Why You Need Home Batteries -- and It's Not All About Blackouts

Home batteries can make your solar roof a much better investment.

Brian Cooley Editor at Large
Brian Cooley is CNET's Editor at large and has been with the brand since 1995. He currently focuses on electrification of vehicles but also follows the big trends in smart home, digital healthcare, 5G, the future of food, and augmented & virtual realities. Cooley is a sought after presenter by brands and their agencies when they want to understand how consumers react to new technologies. He has been a regular featured speaker at CES, Cannes Lions, Advertising Week and the Publicis HealthFront. He was born and raised in Silicon Valley when Apple's campus was mostly apricots.
Expertise Automotive technology, smart home, digital health. Credentials
  • 5G Technician, ETA International
Brian Cooley
4 min read

Home battery storage is moving from an exotic feature of the homes of the wealthy to a more mainstream option for any home with solar panels, incentivized by a new 30% federal tax credit. But If you think of batteries primarily as a backup technology, you're missing the main way to justify their cost: saving money on energy every day.

Generac PWRcell

The new garage occupant: Home batteries can be installed indoors or out, but many will install in their garage alongside their car-charging connector. 


Hands-on with home batteries

ZDNet's recent roundup of the best home battery systems inspired me to visit a home battery installation in the San Francisco Bay Area where a Generac PWRcell system was being mounted inside the garage by Northern California installer Rob Heckendorn of Future Energy Savers. The system was fed by the home's existing rooftop solar panels, something you can't do with Tesla Powerwall home batteries, which must be combined with its specific solar roof tech.

The Generac system is modular, allowing the homeowner to add batteries in 3kWh increments up to 18kWh in a single battery cabinet housing. In this case, they chose three modules for a total of 12kWh of capacity, a number Heckedorn says is as close to an average as he sees and enough power to run three or four of the home's dozen circuits for a few days.

Read moreDo Solar Panels Save Money? Yes. Here's How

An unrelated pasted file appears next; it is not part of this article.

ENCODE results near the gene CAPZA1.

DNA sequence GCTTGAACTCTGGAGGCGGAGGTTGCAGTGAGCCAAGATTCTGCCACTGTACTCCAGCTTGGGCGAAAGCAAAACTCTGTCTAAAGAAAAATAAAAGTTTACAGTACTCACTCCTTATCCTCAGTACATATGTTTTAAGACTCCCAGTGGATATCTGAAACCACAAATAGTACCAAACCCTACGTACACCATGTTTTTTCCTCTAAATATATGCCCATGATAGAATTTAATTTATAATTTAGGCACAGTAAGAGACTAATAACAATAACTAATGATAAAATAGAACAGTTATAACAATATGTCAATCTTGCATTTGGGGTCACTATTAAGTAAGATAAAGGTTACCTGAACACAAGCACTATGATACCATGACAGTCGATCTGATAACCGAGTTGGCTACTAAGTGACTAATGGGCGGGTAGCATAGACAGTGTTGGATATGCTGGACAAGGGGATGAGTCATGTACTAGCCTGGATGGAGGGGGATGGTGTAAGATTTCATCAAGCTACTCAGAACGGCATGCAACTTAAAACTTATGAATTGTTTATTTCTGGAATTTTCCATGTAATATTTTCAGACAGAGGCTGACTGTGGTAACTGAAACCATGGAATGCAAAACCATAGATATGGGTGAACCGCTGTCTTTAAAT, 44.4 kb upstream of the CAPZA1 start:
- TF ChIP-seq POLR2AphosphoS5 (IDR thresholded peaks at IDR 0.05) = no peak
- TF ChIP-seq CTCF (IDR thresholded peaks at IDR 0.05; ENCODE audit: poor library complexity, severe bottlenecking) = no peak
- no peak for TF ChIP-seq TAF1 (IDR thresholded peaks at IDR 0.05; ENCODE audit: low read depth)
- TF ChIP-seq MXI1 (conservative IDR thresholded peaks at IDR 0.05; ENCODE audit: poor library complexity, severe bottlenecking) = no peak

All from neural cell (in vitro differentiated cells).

Think beyond blackouts

But thinking of batteries in terms of blackout coverage creates a blind spot: Yes, the US may have more power outages than other developed countries, but they remain rare. A better priority is to spec your battery system for "rate arbitrage" to save money and be more green every day.

The idea is simple: Store excess free energy from your rooftop in your batteries rather than selling it back to a utility that doesn't like the idea and offers a pittance. Instead, use that stored energy later in the day during peak times to avoid the highest electricity rates while also doing your part to take strain off the grid. It's the missing piece that makes residential rooftop solar a more comprehensive proposition.

Some of that elegance will depend on you having a large enough solar system to charge your batteries at a healthy clip, living in a home that has plenty of sun and being a customer of a utility that forces your hand with controversial time-of-use electricity rates.

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What does it cost?

Saving money on energy every day is important because home battery storage isn't cheap. As a rule of thumb expect a typical home battery install to cost about as much as a full-size solar install, perhaps $20,000 to $25,000. Calculating the earn-back on that via daily savings is complicated, so your home battery decision has to be based on your rough daily savings math, belief in the salesperson's more optimistic math and whatever value you place on having some power in a blackout. It may not be as straight a calculation as the earn-back on rooftop solar, but helping your decision should be a new 30% federal tax credit passed as part of the recent Inflation Reduction Act.

Generac PWRcell cabinet

This PWRcell cabinet can hold up to six battery modules for a total of 18kWh of capacity. A second cabinet can be added for a home maximum of 36kWh.


Generac, known mostly for generators, has recently started combining them with its home battery systems to do a better job of powering homes efficiently in some situations. If your sole focus is power during extended grid failures, an on-site generator by itself may still be your most straightforward option, at least until regulators ban all combustion-powered generators

Generac batteries and generator

Generac recently began offering technology that allows its home batteries and home generators to hand off to each other seamlessly. There remains wisdom in getting a generator, especially if you want to be grandfathered in before regulations may ban them.


Charging your electric car

Focused on charging your EV? Temper that: Most home battery systems hold much less than an EV battery, so you might get a small charge for your car if you want to leave something in the batteries to keep part of your house running. This is another case where looking into an installed home generator, with or without home batteries, makes the most sense.

Focus on the warranty

As with any expensive new energy technology, pay attention to warranty coverage. Most home battery brands have a 10-year warranty but as with cars, there's also a usage component that can modify that duration. As you can see, that usage component varies by maker, so an apples-to-apples comparison is impossible:

  • Generac: 10 years, 7.56 megawatt hours of throughput
  • Tesla: 10 years, 70% battery retention
  • Enphase: 10 years, 7,300 fully discharged cycles, 80% retention

If you've installed home solar, you're probably familiar with the concepts you need to know to shop for home batteries, but the factors are more nuanced and the value you place on peace of mind in a blackout is intangible.